Well let's discuss rear ends. Unfortunately since this is a family board, I mean the differential underneath your Jeep. I've found many people will tear into just about anything, except an axle. There's no need to be scared of differential work. There's really not nothing too it. That being said, differential work is not for everyone, if you do all your own work, you can handle it, if you pay people to do much of your work, best leave it alone.
I'm going to start with some basics, to help everyone understand some of the how and whys of differentials.
Ok let's start with the gear ratio. The ratio is determined by the number of teeth on the ring gear divided by the number of teeth on the pinion gear. Say a TJ Dana 30 axle, the ring gear would have 43 teeth, and the pinion would have 14 teeth. 43/14 = 3.07. As the gear ratio goes numerically higher, the pinion will shrink. A 4.56 pinion (Again TJ Dana30) will have 9 teeth, while the ring gear 41 teeth, 41/9 = 4.56.
For reference, here is a 3.07 TJ Dana30 pinion, and a TJ Dana30 4.56 pinion. 3.07 on the left, 4.56 on the right.
As the gear ratio goes numerically higher, the gear set becomes weaker. As you can see the pinion gets small quick, so don't just jump straight to 6.72.
Next thing, you'll notice the TJ Dana30 has a 4.56 ratio available, but a TJ Dana44 only has a 4.55 ratio available. This has to do with the physical size difference between the two, sometimes you can get the same number of teeth on the gear sets, and sometimes you can't. As already mentioned the 4.56 TJ Dana30 has 41 ring gear teeth, 9 pinion gear teeth. The Dana44 4.55 ratio has 50 ring gear teeth, and 11 ring gear teeth. Don't freak out though, this is normal, the general rule of thumb is the ratios have to be within 3%. It not always possible to get the exact same ratio, I've run into an instance where one axle had to be 4.09, while the rear had to be 4.11.
Many axles, *cough* Dana *cough* need a different carrier at a certain break point. Let's use the TJ/CJ Dana44 as an example. The 2.87-3.73 ratios use one carrier; the 3.92-5.38 ratios use a different carrier. This goes back to the physical size of the pinion gear.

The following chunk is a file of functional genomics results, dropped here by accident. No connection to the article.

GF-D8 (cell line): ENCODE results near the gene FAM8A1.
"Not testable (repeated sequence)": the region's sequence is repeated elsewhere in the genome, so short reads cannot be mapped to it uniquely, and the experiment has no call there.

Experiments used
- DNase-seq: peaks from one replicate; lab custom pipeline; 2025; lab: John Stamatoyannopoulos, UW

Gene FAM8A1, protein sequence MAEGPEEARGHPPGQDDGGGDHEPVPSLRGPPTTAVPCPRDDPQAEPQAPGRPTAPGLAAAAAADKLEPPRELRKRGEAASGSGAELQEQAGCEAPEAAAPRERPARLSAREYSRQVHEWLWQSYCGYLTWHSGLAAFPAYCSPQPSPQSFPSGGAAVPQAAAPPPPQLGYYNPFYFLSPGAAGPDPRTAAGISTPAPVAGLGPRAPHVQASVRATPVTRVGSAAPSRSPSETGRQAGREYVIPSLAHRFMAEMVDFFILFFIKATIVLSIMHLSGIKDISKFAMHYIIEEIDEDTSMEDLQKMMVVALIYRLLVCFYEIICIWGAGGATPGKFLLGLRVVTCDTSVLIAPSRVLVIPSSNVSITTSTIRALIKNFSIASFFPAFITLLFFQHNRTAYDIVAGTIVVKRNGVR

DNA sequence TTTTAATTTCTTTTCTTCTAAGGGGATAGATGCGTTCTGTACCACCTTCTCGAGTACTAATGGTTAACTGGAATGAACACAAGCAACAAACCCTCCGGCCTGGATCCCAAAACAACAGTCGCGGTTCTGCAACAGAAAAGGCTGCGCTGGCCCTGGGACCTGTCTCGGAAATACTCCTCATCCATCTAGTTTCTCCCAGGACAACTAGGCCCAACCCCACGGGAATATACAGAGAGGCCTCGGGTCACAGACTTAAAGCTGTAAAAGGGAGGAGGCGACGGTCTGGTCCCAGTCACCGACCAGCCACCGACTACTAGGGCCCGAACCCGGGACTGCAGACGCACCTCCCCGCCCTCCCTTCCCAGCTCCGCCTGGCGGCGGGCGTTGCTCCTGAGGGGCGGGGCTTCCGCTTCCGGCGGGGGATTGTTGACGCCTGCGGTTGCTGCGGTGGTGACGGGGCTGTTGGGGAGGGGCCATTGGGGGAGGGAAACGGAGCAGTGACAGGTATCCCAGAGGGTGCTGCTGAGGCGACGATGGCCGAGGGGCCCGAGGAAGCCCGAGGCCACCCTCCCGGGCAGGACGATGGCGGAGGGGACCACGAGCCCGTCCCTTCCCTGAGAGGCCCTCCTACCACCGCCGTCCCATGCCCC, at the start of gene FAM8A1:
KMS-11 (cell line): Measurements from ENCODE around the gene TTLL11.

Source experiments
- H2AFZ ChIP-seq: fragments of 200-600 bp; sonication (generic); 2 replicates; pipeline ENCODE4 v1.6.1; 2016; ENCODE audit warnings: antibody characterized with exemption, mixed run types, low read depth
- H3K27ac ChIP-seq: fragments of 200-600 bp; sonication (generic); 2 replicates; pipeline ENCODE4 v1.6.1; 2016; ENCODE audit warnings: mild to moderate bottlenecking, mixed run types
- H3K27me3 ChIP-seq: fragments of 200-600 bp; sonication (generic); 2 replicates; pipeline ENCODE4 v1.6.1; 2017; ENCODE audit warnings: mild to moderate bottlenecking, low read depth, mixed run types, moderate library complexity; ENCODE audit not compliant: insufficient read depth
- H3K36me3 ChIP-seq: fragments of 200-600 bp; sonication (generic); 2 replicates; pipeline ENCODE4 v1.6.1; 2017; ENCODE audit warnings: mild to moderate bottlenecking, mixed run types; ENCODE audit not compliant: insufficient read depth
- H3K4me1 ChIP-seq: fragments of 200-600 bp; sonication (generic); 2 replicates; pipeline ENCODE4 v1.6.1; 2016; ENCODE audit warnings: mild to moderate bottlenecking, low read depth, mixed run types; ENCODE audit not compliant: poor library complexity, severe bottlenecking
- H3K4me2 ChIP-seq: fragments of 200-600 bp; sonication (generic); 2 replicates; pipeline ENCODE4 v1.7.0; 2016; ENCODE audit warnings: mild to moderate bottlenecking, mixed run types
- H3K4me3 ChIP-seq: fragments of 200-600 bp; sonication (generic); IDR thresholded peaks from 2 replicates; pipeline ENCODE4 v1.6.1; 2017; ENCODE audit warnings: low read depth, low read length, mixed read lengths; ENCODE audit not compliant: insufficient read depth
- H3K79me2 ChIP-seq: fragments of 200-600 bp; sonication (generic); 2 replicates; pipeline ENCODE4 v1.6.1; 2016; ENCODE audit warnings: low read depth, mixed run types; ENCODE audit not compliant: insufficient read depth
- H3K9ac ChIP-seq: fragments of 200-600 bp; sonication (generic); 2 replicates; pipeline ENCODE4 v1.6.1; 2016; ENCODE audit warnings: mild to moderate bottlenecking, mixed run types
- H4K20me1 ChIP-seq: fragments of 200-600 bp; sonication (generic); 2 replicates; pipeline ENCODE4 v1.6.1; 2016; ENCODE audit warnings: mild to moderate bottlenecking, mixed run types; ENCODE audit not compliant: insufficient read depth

This is a rough drawing, 2.87-3.73 carrier on the left, 3.92-5.38 carrier on the right:
Basically once you reach 3.92 the pinion has gotten so small, you have to actually physically move the ring gear closer to it for the teeth to still mesh.
Now there is an alternative to changing carriers with the gear ratios. Just in case anyone still makes them, DO NOT use ring gear spacers. There are way too many negatives to ring gear spacers, and these are just the wrong way of doing things. For some applications you can order thick, standard, or thin ring gears. From the example above, say you had a 3.73 ratio in your Dana44, and you want to install a 5.38 ratio without changing the carrier, you could order a thick ring gear to make up the difference between the carriers. It also works the other way, let's say you have a 5.38 ratio, and want to go to a 3.73, you could use a thin ring gear to gain the space for the larger 3.73 ratio.
This is a rough drawing of ring gear differences:
Time to get into the gear setup that is if you are still reading this super long post... Everyone is quick to chime in with if you don't set the gears up absolutely perfect the rear end will self destruct instantly, and burst into flames, ok I added the last part. To do any real damage you'd have to be so far off it isn't funny. Worse case your gear setup whines a little and you know to go back in there and adjust it some. Or you eat a pinion bearing, which will make noise usually and give you plenty of warning, its time to try again. I might get flamed for this, but rear axle setup just isn't as critical as everyone makes it out to be. I can't tell you how many old school mechanics setup most of their axles by feel. My first axle I rented all the special tools and such, and got a good feel for how things should feel, done more than I can count from that point forward by feel. Never had to re-adjust anything. Now I'm not recommending you just wing it, far from it. Just trying to point out, its not super critical like everyone tries to make it seem. First gear setup you do, you should rent the tools just to be safe.
Now this isn't going to be a how-to, it's more to roughly explain what's involved in gear setups, and to help explain things like backlash, and pinion preload.
When disassembling the axle, note which way the bearing caps come off, you want them to go back on just how they came off, they usually have arrows on them, just make sure they point the same direction when you put them back on.